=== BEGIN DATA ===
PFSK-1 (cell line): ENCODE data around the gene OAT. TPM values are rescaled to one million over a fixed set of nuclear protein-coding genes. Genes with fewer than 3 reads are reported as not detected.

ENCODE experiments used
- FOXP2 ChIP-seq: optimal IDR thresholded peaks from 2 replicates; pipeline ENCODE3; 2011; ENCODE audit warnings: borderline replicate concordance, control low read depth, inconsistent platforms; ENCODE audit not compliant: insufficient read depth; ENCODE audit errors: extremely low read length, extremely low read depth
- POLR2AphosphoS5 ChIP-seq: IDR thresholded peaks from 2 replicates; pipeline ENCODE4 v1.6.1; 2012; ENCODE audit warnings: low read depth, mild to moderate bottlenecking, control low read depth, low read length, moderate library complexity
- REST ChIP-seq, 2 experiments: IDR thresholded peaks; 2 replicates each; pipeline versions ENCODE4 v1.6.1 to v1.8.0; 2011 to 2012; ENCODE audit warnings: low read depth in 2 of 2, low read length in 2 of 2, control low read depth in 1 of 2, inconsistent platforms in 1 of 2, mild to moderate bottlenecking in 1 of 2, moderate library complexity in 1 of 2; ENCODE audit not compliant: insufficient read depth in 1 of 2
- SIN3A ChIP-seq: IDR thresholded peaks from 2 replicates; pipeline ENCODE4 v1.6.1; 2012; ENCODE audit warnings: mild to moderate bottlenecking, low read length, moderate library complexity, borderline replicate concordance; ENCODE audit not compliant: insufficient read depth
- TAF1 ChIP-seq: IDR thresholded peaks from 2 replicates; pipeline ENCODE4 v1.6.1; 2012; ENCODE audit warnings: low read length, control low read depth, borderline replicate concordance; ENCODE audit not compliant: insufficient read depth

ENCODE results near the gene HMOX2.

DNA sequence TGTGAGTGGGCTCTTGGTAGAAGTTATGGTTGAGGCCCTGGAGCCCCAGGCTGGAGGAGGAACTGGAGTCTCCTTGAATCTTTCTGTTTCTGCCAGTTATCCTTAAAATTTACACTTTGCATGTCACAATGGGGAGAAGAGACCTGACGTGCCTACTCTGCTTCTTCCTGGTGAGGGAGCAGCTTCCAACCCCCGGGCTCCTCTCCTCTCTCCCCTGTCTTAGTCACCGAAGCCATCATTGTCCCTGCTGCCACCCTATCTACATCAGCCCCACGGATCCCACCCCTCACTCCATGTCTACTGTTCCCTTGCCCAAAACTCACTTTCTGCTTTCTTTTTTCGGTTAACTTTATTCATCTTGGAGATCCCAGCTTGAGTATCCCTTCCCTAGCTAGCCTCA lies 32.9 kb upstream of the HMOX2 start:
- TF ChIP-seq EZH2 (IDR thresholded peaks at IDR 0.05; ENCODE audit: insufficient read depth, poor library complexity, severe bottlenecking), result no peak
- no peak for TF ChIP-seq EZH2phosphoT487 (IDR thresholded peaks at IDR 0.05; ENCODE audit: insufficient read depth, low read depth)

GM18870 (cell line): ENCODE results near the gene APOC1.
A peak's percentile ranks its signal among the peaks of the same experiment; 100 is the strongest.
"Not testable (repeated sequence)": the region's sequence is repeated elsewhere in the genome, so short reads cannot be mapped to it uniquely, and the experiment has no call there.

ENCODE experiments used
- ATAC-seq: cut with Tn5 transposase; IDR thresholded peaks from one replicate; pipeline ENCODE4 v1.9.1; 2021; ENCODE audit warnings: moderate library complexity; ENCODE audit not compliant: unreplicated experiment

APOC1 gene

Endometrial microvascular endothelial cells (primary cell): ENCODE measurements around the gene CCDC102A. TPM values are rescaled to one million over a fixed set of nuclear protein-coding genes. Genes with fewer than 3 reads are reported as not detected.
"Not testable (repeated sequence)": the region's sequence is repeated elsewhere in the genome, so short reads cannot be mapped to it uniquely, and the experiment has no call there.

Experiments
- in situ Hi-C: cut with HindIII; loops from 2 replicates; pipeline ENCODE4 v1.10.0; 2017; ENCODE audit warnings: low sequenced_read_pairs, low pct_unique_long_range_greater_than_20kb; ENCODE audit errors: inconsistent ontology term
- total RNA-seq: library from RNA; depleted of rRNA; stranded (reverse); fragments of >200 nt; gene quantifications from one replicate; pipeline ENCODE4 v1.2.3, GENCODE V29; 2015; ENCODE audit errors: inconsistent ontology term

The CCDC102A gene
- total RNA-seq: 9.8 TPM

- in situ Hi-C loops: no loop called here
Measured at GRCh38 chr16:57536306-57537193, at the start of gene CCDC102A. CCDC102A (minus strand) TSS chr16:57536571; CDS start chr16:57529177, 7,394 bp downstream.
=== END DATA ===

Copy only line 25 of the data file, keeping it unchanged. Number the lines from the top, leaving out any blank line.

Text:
- in situ Hi-C loops: no loop called here